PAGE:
Magic Johnson commends Obama, urges more HIV/AIDS funding at Howard University Hospital
In recognition of National Black HIV/AIDS Awareness Day, Magic Johnson stopped by Howard University Hospital in Northwest Washington Thursday.
The Hall-of-Fame basketball player thanked the staff for their work with patients. And he encouraged students to be safe and get tested.
It's been 17 years since he retired from the NBA, but Earvin Johnson still has that magic, wowing crowds with his huge smile.
Using that star power, Magic continues raising awareness about HIV and AIDS, especially among young people in the black community. Nearly 40 percent of all infections in the U.S. are among African Americans.
Speaking at Howard University Hospital, Johnson encouraged newly diagnosed patients to become comfortable with their HIV-positive status and treat themselves the way they'd want to be treated by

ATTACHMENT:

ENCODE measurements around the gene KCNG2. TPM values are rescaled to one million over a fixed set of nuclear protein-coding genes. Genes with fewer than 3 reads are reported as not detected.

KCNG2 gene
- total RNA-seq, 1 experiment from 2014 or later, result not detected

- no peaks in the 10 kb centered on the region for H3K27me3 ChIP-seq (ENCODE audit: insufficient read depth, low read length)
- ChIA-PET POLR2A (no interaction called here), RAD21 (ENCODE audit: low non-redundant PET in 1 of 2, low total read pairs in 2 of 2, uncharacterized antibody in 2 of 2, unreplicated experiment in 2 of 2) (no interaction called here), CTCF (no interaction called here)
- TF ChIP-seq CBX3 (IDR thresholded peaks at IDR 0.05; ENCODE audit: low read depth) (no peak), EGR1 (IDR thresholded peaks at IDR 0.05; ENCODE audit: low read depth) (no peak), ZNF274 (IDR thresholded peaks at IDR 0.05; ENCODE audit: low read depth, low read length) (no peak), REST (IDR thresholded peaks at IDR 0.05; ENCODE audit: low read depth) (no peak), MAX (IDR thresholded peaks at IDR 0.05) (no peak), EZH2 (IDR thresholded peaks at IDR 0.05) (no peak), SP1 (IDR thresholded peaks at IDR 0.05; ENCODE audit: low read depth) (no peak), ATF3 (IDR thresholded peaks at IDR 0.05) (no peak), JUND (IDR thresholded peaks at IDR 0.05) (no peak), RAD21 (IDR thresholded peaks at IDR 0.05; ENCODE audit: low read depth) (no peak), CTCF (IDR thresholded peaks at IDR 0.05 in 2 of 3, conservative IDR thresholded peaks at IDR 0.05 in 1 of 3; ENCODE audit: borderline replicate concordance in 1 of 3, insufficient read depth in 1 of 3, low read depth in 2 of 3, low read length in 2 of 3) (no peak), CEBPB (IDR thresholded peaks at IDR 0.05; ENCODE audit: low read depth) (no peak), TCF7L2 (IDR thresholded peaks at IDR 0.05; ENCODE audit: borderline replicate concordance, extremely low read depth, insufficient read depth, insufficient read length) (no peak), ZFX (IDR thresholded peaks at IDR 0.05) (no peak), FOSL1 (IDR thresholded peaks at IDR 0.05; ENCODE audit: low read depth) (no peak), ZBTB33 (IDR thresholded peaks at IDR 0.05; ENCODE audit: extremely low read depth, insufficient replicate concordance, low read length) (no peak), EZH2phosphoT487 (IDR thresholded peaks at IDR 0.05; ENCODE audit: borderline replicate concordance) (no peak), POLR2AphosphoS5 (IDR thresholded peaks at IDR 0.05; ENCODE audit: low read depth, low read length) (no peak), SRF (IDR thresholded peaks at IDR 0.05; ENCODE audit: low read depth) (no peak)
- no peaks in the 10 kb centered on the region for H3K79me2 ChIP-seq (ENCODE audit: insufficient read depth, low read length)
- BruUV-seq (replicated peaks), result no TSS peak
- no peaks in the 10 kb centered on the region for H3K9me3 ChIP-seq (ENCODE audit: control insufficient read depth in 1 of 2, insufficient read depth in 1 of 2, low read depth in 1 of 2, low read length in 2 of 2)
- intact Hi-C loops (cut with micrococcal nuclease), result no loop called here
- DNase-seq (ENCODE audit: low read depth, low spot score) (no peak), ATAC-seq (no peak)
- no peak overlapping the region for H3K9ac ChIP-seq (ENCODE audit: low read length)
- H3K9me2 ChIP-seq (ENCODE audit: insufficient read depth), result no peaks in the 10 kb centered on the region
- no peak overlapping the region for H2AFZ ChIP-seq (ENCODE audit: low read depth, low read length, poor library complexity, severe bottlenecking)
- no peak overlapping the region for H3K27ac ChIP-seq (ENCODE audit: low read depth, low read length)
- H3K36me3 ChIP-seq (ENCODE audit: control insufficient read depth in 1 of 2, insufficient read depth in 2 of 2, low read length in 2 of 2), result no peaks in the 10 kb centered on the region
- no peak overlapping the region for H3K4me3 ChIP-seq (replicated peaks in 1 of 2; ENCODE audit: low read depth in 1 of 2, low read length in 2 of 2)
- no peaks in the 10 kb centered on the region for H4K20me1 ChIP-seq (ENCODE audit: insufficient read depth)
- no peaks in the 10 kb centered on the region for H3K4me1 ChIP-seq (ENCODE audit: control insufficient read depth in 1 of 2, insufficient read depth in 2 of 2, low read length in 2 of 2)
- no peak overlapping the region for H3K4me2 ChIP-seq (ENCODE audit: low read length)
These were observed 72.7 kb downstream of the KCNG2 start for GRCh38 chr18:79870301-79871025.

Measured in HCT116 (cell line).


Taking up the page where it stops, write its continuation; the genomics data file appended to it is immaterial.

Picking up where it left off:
Doctors and medical staff were thrilled to meet Johnson.
"I'm really in awe of him, not for his accomplishments as a basketball player, but as a human being," Sohail Rana, M.D., says. "From the time he was diagnosed, speaking up has done a lot. I think things would have been a lot worse. He normalized the discussion about HIV."
Johnson said he'd meet with President Obama at the White House, later in the day, to discuss funding for the AIDS drug assistance program.
"President Obama has done a wonderful job, I think better than any president on HIV and AIDS, bringing it to the forefront," Johnson says. " Also he backed it up with funding as well."
Whether or not Obama speaks about it in his State of the Union address, Johnson says he's confident the president will continue to raise awareness about HIV and AIDS.
Johnson says he also continues to lobby Congress for more healthcare funding.
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